“I have a dream that my four little children will one day live in a nation where they will not be judged by the color of their skin but by the content of their character.”
Dr. Martin Luther King
What does being Maori mean? What does being Pakeha mean? What does being a New Zealander mean? The twin issues of race and nationality are constantly being debated here in New Zealand and around the world. They are controversial issues and, sadly, the root cause of intolerance throughout the world. Our World divides and segregates human beings in distinct racial and national groupings, and then uses those distinctions to justify differing, and often discriminatory, treatment of various races and nationality. On 28 August 1963, Dr. Martin Luther King Junior gave perhaps the most important, and inspiring, speech in human history. “I have a dream” called for racial equality and an end to the discrimination faced by Africa-Americans in the United States. Dr. King’s memorable phrase is never far from my mind in everything I do.
The struggle for equality is one shared by minority communities throughout the world. Wherever you turn, you see bias, intolerance and racism directed towards minorities simply because they are different. It is not restricted by colour or creed, intolerance and racism exist within minority societies as well. This is not an article attacking the racism of pakeha society, rather it is an article attacking those who believe they are superior to another simply because of their race or nationality. It is an attack on those people who question the rights of another to live freely in the country of their choice, and it is an attack on the current system which discriminates against people because of their race or nationality.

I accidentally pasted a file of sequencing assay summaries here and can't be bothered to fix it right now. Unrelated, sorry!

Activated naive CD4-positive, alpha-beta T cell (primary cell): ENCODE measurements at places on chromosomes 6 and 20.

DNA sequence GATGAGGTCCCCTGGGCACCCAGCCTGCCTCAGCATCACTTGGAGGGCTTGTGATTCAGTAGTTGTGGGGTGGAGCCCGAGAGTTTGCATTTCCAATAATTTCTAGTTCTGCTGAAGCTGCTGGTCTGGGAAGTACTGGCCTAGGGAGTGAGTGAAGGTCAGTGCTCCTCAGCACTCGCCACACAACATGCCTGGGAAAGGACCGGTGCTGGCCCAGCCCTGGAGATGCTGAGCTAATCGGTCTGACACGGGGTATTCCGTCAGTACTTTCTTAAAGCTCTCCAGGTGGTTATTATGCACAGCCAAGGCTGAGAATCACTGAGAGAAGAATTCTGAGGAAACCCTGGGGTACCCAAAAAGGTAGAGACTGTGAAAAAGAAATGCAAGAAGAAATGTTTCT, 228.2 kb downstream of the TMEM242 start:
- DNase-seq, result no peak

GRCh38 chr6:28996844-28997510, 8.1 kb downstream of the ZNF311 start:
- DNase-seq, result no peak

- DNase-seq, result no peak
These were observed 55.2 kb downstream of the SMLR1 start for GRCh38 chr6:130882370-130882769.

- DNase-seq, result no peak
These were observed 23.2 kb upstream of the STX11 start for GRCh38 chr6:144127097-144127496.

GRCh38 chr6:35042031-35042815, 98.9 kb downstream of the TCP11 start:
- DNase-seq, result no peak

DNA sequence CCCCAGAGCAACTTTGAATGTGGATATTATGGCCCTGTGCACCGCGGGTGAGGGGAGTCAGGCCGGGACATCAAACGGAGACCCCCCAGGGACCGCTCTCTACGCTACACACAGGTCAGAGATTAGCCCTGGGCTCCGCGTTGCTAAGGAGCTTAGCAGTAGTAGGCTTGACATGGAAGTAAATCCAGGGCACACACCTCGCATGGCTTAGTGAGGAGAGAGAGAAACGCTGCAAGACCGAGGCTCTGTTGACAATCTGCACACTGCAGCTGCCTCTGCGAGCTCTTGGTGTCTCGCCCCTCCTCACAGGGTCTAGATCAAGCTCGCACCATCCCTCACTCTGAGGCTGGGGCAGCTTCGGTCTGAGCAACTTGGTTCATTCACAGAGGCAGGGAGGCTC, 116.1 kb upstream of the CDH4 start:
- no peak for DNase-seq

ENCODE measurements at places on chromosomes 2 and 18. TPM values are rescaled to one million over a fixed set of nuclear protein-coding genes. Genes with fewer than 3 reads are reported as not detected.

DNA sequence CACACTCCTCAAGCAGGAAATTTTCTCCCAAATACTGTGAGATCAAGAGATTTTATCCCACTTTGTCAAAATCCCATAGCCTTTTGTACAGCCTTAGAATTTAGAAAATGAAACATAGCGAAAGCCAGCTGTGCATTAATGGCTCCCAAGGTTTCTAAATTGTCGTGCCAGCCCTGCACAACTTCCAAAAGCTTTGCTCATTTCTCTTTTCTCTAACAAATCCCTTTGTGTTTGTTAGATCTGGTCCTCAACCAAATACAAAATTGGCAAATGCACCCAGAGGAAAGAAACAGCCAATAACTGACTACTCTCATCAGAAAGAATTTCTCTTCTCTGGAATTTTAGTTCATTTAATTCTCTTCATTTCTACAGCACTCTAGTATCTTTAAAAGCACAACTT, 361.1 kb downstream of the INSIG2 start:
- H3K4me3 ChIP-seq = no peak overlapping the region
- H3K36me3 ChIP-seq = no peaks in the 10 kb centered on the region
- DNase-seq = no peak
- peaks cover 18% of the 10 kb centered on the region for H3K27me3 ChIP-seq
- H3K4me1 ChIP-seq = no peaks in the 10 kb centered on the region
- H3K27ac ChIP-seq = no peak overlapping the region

What is it that fosters intolerance towards people of foreign lands, or foreign races? At the biological level, Homo sapiens are no different from one another. Yes, we have our variations, but we remain the same species. Each and every one of us is united in our common heritage, and our shared ‘form’. The notion that we are different is a social construct. Nationality is a social construct. Race, in many respects, is also a social construct. I am Maori, yes, but I am homo sapiens first. I may be a New Zealander, but I am homo sapiens first. National boundaries, and the division of homo sapiens into racial groupings, are nothing more than an attempt by a group of people to exert hegemonic power other others. It is, and it always has been, about power and land.
Power and Land
Race was used in New Zealand in the 19th Century to dispossess Maori of vast tracts of our ancestral homelands. Europeans, guided by the positivist school of legal thinking, believed that non-civilised societies could not lay claim to lands within their territory that were surplus to requirements. European societies used their own artificially constructed division of the world to undertake the biggest theft of property every to occur in the entire history of human civilisation. Homo sapiens around the world had their land stolen by the ‘great’ European powers of the 19th Century and while those European societies grew enormously wealthy on the back of such a theft, the indigenous populations suffered greatly.